Page:The Melanesians Studies in their Anthropology and Folklore.djvu/220

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treatment of a local pain is to squeeze leaves and herbs upon the part; but it is the malete, and not the natural property of these medicines, that works the cure.

In the Banks' Islands the gismana practised the same arts with his brethren of the west[1]. He worked the cause of pain and disease downwards, and extracted it; he stroked the seat of pain and spat; he sucked out or bit out from the seat of pain a fragment of wood, bone, or leaf: for swellings he chewed certain herbs and leaves and blew, pupsag, upon the place; he used fomentations and poultices of mallow leaves, for example, with some knowledge of the healing and soothing properties in them; he gave the patient to drink water from a hollow in a sacred stone, or water in which stones full of mana for this purpose had been laid, from which probably European medicine came to be called pel mana; and all was done by virtue of the mana conveyed in the charms sung over the remedy employed, songs which were themselves called mana, or in the muttered words, wosag, which took the disease away. Women had a share in the practice of this art; some of them knew the charms by which the soul of a sick child which a ghost was drawing away could be recalled, and the ghost driven off; the woman blowing on the child's eyes and calling the name of the attacking ghost. The gismana by no means confined himself to the care of the sick, all ways of working by means of mana were in his line of practice; women, however, did not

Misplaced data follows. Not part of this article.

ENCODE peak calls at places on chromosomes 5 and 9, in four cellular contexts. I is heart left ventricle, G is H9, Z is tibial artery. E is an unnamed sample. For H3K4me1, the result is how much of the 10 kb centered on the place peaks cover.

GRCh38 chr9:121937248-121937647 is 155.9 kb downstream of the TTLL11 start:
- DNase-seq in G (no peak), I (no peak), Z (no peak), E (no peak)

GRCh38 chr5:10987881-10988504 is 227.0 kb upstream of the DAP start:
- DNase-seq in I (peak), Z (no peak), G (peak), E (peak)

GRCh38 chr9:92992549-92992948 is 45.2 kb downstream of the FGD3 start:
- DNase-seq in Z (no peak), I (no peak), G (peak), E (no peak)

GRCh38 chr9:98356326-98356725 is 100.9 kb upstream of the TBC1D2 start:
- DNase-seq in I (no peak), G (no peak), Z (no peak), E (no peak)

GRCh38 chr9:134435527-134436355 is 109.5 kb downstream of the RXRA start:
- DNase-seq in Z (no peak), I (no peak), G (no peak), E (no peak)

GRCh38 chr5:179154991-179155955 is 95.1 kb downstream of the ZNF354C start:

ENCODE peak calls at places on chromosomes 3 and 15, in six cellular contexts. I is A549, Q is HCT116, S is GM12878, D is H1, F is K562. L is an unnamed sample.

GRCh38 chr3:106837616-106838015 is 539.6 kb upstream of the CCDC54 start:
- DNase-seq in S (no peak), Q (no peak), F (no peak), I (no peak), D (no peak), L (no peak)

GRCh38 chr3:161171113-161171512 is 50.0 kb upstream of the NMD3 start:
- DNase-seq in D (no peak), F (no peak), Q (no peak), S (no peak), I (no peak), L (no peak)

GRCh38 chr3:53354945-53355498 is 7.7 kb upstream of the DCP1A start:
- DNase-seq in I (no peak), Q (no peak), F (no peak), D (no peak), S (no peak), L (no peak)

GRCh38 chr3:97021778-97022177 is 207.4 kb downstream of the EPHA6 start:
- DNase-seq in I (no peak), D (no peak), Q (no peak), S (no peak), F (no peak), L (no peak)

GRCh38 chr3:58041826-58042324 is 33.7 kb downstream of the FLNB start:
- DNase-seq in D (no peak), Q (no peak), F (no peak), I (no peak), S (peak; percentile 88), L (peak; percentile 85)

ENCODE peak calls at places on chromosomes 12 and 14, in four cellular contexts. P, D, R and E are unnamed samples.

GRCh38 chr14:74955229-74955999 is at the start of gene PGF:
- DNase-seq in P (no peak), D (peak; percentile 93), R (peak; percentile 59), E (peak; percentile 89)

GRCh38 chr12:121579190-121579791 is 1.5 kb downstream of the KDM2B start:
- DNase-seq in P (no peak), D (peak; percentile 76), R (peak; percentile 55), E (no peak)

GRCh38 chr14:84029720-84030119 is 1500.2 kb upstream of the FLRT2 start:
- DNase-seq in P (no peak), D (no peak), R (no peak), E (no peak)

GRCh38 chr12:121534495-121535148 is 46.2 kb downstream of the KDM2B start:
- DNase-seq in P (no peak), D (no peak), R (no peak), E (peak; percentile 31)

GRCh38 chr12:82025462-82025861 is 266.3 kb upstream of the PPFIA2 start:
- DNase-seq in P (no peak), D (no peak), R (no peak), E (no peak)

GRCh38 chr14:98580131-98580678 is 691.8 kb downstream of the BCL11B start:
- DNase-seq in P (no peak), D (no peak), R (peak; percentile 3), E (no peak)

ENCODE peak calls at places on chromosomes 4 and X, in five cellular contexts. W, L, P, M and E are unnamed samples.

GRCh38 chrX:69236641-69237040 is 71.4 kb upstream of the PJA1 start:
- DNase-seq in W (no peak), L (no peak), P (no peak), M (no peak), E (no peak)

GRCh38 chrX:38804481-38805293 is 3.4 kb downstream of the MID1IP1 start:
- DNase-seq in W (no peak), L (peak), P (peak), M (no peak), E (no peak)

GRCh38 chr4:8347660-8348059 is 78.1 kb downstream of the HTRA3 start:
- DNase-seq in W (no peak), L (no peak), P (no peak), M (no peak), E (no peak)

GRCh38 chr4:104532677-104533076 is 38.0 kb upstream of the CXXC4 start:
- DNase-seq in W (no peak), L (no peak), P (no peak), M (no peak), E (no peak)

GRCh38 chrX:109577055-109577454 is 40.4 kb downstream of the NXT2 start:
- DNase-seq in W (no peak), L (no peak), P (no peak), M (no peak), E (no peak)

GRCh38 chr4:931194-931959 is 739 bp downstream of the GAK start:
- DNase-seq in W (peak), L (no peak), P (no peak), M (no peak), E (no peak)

1. One of our native mission agents in Fiji assured me very earnestly that he had the power of expelling disease-causing spirits, and he gave me a minute description of his treatment. He passed his hands over the patient's body till he detected the spirit by a peculiar fluttering sensation in his finger ends. He then endeavoured to bring it down to one of the extremities, a foot or hand. Much patience and care were required, because these spirits are very cunning, and will double back and hide themselves in the trunk of the body if you give them a chance. "And even," he said, "when you have got the demon into a leg or an arm which you can grasp with your fingers, you must take care or he will escape you. He will lodge in the joints, and hide himself among the bones. Hard indeed it is to get him out of a joint! But when you have drawn him down to a finger or a toe, you must pull him out with a sudden jerk, and throw him far away, and blow after him lest he should return."'—Rev. L. Fison.